With minorities facing death and persecution at the hands of the Islamic State in Iraq and Syria, Lebanon’s Christians must lay aside their rivalries and agree on who should fill the vacant presidency, a leading Druze politician has warned.
Walid Jumblatt, the most influential figure in Lebanon’s Druze community, says he is as alarmed as anyone by the rise of the radical Islamist group guided by a puritanical vision of Islam that is a major threat to religious minorities including his own. Christians and Yazidis have fled its advance in Iraq.
Jumblatt said Christian leaders in Lebanon, itself the target of a deadly incursion by Islamic State fighters from Syria this month, needed to recognise the danger of what is going on the region and agree on a new head of state.
Lebanon’s presidency, the only one reserved for a Christian in the Arab world, has been vacant since May, when Michel Suleiman’s term ended. Parliament has repeatedly failed to elect his successor in the absence of a political agreement.
Many observers believe that such an accord must be brokered by rival regional states that wield critical influence over Lebanon’s competing alliances, particularly Saudi Arabia and Iran. But Jumblatt said the problem was “local”.
“It’s a Christian mistake. They are not seeing what is (going on) in the surroundings,” he said. “It’s up to them to know that by keeping this division they are making the Christian presence in Lebanon weaker and weaker.”
“They are weakening themselves and weakening Lebanon.”
Once the dominant force in Lebanon, the Maronites today stand divided between rival alliances that define the country’s crises-ridden politics: the March 8 coalition including the Iranian-backed Shi’ite group Hezbollah, and the Saudi-backed March 14 alliance led by Sunni politician Saad al-Hariri.
With Maronite leaders including civil war foes Michel Aoun and Samir Geagea both eyeing the presidency, it will only likely be filled by a deal on a candidate acceptable to all.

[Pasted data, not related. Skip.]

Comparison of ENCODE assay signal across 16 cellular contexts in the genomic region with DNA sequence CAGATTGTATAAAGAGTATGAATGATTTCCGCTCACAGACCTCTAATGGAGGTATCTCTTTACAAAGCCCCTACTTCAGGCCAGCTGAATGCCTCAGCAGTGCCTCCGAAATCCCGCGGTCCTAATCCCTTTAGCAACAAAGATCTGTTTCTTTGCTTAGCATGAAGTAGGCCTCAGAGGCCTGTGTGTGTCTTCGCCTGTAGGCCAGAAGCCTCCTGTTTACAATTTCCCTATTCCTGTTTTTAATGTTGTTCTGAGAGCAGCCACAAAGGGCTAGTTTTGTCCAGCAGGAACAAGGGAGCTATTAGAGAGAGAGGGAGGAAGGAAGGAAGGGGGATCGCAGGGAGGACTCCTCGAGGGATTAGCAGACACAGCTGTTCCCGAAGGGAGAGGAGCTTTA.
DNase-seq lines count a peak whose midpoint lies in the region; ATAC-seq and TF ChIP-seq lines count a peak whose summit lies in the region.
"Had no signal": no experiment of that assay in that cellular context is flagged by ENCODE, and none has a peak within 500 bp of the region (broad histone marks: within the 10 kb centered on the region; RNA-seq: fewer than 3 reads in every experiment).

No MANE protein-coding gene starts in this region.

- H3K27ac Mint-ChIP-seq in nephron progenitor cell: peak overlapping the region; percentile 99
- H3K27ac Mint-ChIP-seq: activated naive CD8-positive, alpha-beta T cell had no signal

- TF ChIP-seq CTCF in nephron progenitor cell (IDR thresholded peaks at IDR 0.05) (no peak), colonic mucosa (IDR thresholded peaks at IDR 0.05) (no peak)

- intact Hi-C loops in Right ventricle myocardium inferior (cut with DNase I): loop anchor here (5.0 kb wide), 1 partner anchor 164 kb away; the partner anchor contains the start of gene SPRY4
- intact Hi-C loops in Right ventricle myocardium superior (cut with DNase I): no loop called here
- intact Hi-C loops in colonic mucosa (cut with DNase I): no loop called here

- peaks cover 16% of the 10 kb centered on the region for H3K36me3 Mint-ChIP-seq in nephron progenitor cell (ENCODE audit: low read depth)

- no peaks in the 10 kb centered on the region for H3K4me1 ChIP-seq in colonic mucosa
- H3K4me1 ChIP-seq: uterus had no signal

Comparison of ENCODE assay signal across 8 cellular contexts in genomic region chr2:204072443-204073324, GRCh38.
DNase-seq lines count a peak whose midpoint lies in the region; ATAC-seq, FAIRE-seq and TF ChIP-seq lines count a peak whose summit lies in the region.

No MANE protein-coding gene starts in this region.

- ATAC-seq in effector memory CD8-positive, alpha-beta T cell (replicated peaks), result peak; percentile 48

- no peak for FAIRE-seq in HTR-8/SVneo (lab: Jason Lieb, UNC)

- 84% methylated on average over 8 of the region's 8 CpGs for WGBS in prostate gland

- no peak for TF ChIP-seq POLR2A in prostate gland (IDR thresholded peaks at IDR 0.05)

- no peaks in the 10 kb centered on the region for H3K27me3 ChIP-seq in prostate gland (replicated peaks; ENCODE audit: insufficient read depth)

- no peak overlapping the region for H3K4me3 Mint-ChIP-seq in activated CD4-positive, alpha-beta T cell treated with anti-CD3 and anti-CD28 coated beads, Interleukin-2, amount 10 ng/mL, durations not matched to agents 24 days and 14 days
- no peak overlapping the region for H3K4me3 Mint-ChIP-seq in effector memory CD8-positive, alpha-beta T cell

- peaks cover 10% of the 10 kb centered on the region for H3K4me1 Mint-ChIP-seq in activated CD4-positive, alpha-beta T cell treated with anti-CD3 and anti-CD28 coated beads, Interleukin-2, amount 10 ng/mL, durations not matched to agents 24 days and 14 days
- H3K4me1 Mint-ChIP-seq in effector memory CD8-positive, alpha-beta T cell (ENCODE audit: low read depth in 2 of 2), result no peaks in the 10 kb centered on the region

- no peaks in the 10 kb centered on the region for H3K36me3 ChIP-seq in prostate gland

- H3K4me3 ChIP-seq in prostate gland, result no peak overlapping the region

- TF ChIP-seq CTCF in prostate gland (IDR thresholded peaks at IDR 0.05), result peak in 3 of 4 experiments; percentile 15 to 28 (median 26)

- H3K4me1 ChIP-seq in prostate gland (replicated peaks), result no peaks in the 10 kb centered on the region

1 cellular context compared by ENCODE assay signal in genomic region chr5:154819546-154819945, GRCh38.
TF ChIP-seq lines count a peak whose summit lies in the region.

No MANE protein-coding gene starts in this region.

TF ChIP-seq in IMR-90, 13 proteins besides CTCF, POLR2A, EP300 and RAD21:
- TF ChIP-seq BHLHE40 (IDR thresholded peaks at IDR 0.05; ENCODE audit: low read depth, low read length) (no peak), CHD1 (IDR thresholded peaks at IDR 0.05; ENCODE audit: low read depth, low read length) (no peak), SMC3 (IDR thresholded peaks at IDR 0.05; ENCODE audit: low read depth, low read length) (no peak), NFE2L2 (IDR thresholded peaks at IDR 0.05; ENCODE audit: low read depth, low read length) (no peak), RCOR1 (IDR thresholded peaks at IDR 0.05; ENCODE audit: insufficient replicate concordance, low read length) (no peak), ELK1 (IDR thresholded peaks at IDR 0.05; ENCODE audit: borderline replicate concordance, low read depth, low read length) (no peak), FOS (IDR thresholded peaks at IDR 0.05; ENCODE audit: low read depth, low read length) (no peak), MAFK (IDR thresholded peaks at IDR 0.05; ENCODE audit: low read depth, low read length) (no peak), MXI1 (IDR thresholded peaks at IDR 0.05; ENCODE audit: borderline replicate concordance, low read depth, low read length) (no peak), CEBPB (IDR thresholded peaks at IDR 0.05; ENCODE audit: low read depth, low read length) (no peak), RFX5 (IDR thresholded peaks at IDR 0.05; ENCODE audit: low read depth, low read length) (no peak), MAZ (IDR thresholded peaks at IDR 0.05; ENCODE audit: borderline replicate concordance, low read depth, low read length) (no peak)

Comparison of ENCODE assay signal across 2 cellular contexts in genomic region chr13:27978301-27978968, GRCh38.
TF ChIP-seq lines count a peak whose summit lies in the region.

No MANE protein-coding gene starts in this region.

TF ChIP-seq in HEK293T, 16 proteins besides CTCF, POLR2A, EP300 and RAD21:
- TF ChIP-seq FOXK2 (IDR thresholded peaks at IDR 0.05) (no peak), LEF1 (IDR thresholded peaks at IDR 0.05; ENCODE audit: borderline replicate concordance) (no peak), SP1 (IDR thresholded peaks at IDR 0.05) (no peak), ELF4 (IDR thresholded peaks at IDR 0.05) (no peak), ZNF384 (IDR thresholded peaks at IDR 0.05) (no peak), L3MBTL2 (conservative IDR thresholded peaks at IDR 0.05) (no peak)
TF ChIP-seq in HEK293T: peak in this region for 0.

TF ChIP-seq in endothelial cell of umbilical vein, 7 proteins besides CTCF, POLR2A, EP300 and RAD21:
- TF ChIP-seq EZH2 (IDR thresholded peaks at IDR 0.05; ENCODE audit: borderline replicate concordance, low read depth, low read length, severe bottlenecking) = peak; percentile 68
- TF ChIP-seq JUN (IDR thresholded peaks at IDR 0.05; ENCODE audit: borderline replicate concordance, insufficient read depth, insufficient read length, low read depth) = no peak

Army chief Jean Kahwaji, whose forces battled the Islamist militants for five days in the border town of Arsal this month, is seen as one potential candidate. Both Suleiman and his predecessor, Emile Lahoud, were former army commanders.
“BLAMING HEZBOLLAH WILL LEAD NOWHERE”
Besides the presidency, parliamentary elections have also fallen victim to political deadlock. Elections that were due to take place last year were postponed until later this year.
Jumblatt linked his support for another extension of the existing parliament’s term to the election of a president: “I will just go for a technical prolongation of some months, maybe six months, conditioned on the election of a president.”
The Druze are one of Lebanon’s smaller sects but punch above their weight in politics. Jumblatt has maximised his influence by switching allegiances several times in recent years.
Despite their differences, Lebanese leaders have managed to unite in the face of the threat posed by the Islamic State.
Together with other radical groups, its fighters seized the border town of Arsal on Aug. 2, in the most serious spillover to date of Syria’s three-year-long civil war into Lebanon.
Dozens of people, including 19 soldiers, were killed in the ensuing battle. The militants withdrew on Aug. 5, taking with them 19 captured soldiers and 17 policemen.
“The Islamic State is a threat to both the moderate Islam headed by Mr. Saad al-Hariri and of course for Hezbollah,” said Jumblatt. “There is a convergence, an anxiety of a common enemy … which is good,” he said.
Praising the army, he added: “Beyond our stupid political disputes, we still have institutions that can resist.”
The Arsal crisis brought Hariri back to Lebanon after three years of self-imposed exile. He brought with him $1 billion in Saudi aid to help the security forces fight extremism.
Jumblatt said Hariri must “remind people that the Muslims of Lebanon cannot go into radicalism”. A religious minority spread across the region, the Druze, a faith rooted in Islam but influenced by ancient Greek and Indian philosophy, have survived previous waves of persecution throughout history.
The rise of the Islamic State appears to have pushed Jumblatt closer to Hezbollah, whose highly trained guerrillas are fighting the Sunni Islamist-dominated insurgency in Syria alongside President Bashar al-Assad’s forces.
While maintaining his fierce opposition to Assad, Jumblatt has eased off in his criticism of Hezbollah’s role in Syria.
Hezbollah’s political foes, including Hariri, still say its role in Syria has provoked Sunni Islamist attacks in Lebanon.
Jumblatt stuck by his forecast that Assad would eventually fall. “He will not survive. Ultimately he will fall,” he said.
But he said there was no point in blaming Hezbollah for fighting in Syria, saying that the group was implementing Iranian policy. “Continuing to blame Hezbollah will lead to nowhere,” he said. “Now we have to somewhere find a kind of coordination – a political effort, a political joint venture.”
“It’s up to us now.”